How I Quit Impulse Shopping

Train yourself to stop spending.

Growing up, I was taught to shop around for the best price. In fact, on weekends, my dad would take my sister and me to different stores with a pen and paper in hand to compare prices before we made a purchase. Now, 20 years later, I still pride myself on finding the best deals.

This begs the question: If money can’t buy happiness, why do so many people feel happy after they shop — especially if they think they got a bargain on a sale item?

Click to read more about how making a luxury purchase changed this woman’s attitude toward money.

Truly, though, no matter how great the deal is, sometimes you just don’t need to make that purchase at all. I often find myself justifying buying a new pair of shoes because they were on sale, or I was taking advantage of a BOGO (buy one, get one) offer. The worst of my impulse spending comes from makeup stores, where they seem to read my mind and place trial-size items that I’m itching to try right by the register. These little spending sprees add up over time and can break the bank, but it can be a hard habit to stop.

More on Spending Habits: 40 Money Habits That Can Leave You Broke

If you think you’re safe from spending because you don’t like to shop in stores, think again. Resisting the temptation of clicking a giant red bar that reads “50 percent off” can be a challenge.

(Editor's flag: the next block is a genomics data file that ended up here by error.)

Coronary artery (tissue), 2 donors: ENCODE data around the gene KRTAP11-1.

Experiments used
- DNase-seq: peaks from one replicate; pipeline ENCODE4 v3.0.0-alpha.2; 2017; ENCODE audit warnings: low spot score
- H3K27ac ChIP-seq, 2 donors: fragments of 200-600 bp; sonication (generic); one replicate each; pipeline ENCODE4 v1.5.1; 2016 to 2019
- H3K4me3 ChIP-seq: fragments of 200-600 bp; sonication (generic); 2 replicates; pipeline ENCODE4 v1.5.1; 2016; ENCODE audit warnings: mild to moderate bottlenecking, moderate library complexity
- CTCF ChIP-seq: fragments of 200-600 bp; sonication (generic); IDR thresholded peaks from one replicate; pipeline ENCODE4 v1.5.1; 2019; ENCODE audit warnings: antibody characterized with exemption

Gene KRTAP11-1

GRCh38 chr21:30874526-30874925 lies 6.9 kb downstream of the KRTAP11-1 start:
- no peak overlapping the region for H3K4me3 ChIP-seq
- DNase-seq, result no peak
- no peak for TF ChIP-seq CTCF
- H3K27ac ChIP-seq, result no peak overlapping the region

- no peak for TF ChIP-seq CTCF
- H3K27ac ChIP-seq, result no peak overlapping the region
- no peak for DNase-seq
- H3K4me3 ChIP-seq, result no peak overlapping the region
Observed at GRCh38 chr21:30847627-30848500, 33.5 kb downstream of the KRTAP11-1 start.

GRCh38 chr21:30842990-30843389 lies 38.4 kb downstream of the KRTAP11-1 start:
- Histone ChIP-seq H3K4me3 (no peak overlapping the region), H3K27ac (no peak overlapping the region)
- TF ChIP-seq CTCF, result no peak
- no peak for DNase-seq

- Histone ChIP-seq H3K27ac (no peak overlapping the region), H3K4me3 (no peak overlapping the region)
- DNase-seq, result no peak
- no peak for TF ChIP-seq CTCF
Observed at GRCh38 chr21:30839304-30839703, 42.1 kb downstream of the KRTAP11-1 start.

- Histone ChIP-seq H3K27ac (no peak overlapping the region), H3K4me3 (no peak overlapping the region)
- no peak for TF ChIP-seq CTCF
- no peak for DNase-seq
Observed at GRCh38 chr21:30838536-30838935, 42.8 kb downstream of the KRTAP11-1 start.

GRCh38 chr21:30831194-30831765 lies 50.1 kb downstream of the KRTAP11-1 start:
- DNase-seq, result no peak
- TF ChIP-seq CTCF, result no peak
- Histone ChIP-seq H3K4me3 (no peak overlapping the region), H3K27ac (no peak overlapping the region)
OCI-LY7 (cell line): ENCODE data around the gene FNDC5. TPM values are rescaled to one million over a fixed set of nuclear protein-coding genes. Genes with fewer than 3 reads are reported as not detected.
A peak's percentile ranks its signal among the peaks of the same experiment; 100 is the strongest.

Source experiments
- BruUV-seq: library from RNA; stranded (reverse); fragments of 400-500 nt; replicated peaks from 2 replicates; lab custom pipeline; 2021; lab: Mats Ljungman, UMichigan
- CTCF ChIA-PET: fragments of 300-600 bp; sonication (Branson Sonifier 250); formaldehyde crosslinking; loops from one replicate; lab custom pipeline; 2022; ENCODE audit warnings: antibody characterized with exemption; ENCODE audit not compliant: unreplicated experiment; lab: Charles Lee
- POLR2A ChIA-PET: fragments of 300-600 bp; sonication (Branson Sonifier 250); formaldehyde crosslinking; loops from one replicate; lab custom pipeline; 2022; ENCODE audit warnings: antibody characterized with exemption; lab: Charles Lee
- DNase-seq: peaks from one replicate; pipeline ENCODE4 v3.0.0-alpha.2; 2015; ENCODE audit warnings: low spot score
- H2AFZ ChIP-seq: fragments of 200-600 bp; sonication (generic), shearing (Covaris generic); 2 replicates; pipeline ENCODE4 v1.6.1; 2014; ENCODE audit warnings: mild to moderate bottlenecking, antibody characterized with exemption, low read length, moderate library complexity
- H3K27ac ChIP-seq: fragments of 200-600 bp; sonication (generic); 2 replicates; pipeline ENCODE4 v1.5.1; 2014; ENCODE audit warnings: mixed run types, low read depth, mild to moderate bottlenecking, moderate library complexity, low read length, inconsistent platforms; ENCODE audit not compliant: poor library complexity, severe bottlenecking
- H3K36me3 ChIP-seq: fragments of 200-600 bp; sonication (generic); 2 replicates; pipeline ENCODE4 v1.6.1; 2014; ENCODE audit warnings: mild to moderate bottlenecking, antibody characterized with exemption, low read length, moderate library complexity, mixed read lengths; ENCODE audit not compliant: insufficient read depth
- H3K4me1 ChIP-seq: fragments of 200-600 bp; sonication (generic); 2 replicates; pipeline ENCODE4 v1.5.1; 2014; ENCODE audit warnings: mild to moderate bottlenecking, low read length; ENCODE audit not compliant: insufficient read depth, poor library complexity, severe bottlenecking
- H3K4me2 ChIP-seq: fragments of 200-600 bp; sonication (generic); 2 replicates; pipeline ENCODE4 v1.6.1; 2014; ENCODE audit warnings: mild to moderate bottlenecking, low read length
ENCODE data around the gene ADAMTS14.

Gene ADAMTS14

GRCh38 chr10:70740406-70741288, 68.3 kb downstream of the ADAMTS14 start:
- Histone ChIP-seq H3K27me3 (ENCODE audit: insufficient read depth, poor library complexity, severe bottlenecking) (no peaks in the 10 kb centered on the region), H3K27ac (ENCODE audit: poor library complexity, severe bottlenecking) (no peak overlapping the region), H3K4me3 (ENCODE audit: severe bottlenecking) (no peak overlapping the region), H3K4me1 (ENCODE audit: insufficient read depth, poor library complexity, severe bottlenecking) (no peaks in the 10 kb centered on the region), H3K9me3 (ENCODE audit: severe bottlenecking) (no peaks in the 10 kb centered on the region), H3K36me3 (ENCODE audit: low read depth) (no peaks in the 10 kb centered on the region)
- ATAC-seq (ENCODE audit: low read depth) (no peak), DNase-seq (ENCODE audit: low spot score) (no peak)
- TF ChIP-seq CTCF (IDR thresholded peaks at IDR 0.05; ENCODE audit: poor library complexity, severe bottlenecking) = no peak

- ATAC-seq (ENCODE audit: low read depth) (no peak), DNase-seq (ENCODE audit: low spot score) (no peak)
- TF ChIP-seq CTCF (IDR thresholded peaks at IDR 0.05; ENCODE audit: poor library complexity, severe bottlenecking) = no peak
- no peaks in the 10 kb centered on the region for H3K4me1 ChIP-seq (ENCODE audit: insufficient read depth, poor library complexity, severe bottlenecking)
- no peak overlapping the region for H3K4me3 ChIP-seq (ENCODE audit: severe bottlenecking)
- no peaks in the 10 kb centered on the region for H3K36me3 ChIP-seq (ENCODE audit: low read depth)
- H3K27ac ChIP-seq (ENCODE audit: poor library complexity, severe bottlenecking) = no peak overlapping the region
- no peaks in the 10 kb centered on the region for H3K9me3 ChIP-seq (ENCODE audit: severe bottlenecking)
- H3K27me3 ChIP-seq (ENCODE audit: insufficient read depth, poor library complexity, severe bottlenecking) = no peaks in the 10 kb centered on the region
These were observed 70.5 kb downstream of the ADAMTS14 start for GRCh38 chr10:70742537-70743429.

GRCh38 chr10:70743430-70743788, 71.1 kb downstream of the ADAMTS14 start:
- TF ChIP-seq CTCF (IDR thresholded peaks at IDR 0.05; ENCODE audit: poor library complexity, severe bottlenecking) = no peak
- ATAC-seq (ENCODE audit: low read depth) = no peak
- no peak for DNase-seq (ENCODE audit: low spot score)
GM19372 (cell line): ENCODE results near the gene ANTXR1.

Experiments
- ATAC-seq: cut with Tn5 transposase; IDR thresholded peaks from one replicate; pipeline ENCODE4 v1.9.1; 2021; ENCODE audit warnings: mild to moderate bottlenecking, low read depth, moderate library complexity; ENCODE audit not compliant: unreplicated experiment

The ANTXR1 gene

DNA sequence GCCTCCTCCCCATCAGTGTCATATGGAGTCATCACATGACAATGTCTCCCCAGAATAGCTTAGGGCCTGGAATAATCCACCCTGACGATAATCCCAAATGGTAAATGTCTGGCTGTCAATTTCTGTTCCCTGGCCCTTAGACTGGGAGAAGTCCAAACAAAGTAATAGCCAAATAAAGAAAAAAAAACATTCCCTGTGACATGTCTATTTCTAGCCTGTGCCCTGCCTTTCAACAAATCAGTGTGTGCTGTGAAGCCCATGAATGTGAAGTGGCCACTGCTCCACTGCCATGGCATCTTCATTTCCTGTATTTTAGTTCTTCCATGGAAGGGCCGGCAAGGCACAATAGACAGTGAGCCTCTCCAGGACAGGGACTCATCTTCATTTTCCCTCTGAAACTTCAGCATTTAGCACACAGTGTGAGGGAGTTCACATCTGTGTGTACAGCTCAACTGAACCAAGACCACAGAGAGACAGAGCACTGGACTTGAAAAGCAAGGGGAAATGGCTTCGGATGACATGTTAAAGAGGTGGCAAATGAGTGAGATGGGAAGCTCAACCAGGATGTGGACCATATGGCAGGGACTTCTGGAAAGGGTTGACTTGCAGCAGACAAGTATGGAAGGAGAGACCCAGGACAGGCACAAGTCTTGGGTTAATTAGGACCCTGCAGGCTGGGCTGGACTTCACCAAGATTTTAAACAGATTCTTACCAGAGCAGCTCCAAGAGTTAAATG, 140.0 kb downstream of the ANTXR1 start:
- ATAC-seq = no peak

All that said, I have created some simple rules that have helped me save money in-store and online. They might just help you too.

Related: 14 Online Shopping Hacks That Will Save You Money

  1. Give yourself time to think before making a purchase — but not in the store. Walk away. Place the item on hold, if you can, and give yourself time to think instead of immediately pulling out your credit card.
  2. Imagine the clothes you own and ask yourself: Do I already have this item, or something very similar? We are creatures of habit, and we tend to be drawn toward items very similar to what we already own. If your memory is not that great, take an actual photo on your phone of your closet and bring it along when you shop.
  3. When it comes to online shopping, block and unsubscribe from retailers you are tempted to make purchases from. Also, edit or clear your social media ad preferences (search online for many tutorials on this topic) so you won’t be tempted by ads that are magically tailored to your interests.
  4. Don’t shop when you are bored. In my experience, shopping can be a form of entertainment, which has led me to make purchases I didn’t need. Don’t do it just to kill time.
  5. Bring something in, take something out: If you don’t think you can live without that dress, or you fall in love with a pair of shoes you absolutely have to have, make it a mission to trade in or donate a clothing item for every new purchase. This will help keep your closet organized and updated, and you may make up the difference if you sell to a consignment store.

Read More: Why This Author Banned Clothes Shopping for a Month

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